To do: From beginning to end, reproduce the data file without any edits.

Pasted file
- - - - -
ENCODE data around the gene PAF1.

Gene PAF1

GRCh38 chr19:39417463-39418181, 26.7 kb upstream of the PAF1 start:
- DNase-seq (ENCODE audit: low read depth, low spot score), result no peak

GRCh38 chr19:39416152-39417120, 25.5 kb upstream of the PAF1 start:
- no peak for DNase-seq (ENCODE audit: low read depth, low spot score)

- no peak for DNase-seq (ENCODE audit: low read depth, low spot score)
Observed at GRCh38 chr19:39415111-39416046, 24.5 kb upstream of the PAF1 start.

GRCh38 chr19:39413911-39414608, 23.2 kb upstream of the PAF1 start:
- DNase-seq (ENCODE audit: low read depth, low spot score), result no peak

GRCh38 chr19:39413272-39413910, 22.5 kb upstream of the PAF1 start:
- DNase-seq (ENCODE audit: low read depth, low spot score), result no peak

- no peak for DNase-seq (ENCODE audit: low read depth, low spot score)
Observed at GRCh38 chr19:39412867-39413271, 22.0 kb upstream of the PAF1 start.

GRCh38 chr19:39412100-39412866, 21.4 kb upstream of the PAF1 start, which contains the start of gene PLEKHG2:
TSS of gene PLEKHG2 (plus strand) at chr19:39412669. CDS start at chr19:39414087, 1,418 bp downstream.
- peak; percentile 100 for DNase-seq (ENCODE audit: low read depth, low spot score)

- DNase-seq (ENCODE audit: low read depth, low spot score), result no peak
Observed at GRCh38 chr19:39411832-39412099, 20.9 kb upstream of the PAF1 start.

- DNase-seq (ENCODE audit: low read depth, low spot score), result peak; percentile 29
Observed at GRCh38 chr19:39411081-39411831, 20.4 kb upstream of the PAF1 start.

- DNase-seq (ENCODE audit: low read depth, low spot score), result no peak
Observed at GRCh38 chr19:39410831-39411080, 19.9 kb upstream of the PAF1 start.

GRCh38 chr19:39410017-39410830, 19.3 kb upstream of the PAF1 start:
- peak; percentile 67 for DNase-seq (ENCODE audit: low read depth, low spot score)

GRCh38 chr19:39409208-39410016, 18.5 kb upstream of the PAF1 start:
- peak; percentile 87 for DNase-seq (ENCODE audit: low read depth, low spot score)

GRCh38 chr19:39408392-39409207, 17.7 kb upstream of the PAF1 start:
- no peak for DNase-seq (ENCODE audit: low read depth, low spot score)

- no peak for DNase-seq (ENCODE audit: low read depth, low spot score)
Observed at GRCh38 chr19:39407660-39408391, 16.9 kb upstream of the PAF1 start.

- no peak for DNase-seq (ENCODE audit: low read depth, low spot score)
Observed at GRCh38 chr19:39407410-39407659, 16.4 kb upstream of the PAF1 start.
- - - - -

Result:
ENCODE data around the gene PAF1.

Gene PAF1

GRCh38 chr19:39417463-39418181, 26.7 kb upstream of the PAF1 start:
- DNase-seq (ENCODE audit: low read depth, low spot score), result no peak

GRCh38 chr19:39416152-39417120, 25.5 kb upstream of the PAF1 start:
- no peak for DNase-seq (ENCODE audit: low read depth, low spot score)

- no peak for DNase-seq (ENCODE audit: low read depth, low spot score)
Observed at GRCh38 chr19:39415111-39416046, 24.5 kb upstream of the PAF1 start.

GRCh38 chr19:39413911-39414608, 23.2 kb upstream of the PAF1 start:
- DNase-seq (ENCODE audit: low read depth, low spot score), result no peak

GRCh38 chr19:39413272-39413910, 22.5 kb upstream of the PAF1 start:
- DNase-seq (ENCODE audit: low read depth, low spot score), result no peak

- no peak for DNase-seq (ENCODE audit: low read depth, low spot score)
Observed at GRCh38 chr19:39412867-39413271, 22.0 kb upstream of the PAF1 start.

GRCh38 chr19:39412100-39412866, 21.4 kb upstream of the PAF1 start, which contains the start of gene PLEKHG2:
TSS of gene PLEKHG2 (plus strand) at chr19:39412669. CDS start at chr19:39414087, 1,418 bp downstream.
- peak; percentile 100 for DNase-seq (ENCODE audit: low read depth, low spot score)

- DNase-seq (ENCODE audit: low read depth, low spot score), result no peak
Observed at GRCh38 chr19:39411832-39412099, 20.9 kb upstream of the PAF1 start.

- DNase-seq (ENCODE audit: low read depth, low spot score), result peak; percentile 29
Observed at GRCh38 chr19:39411081-39411831, 20.4 kb upstream of the PAF1 start.

- DNase-seq (ENCODE audit: low read depth, low spot score), result no peak
Observed at GRCh38 chr19:39410831-39411080, 19.9 kb upstream of the PAF1 start.

GRCh38 chr19:39410017-39410830, 19.3 kb upstream of the PAF1 start:
- peak; percentile 67 for DNase-seq (ENCODE audit: low read depth, low spot score)

GRCh38 chr19:39409208-39410016, 18.5 kb upstream of the PAF1 start:
- peak; percentile 87 for DNase-seq (ENCODE audit: low read depth, low spot score)

GRCh38 chr19:39408392-39409207, 17.7 kb upstream of the PAF1 start:
- no peak for DNase-seq (ENCODE audit: low read depth, low spot score)

- no peak for DNase-seq (ENCODE audit: low read depth, low spot score)
Observed at GRCh38 chr19:39407660-39408391, 16.9 kb upstream of the PAF1 start.

- no peak for DNase-seq (ENCODE audit: low read depth, low spot score)
Observed at GRCh38 chr19:39407410-39407659, 16.4 kb upstream of the PAF1 start.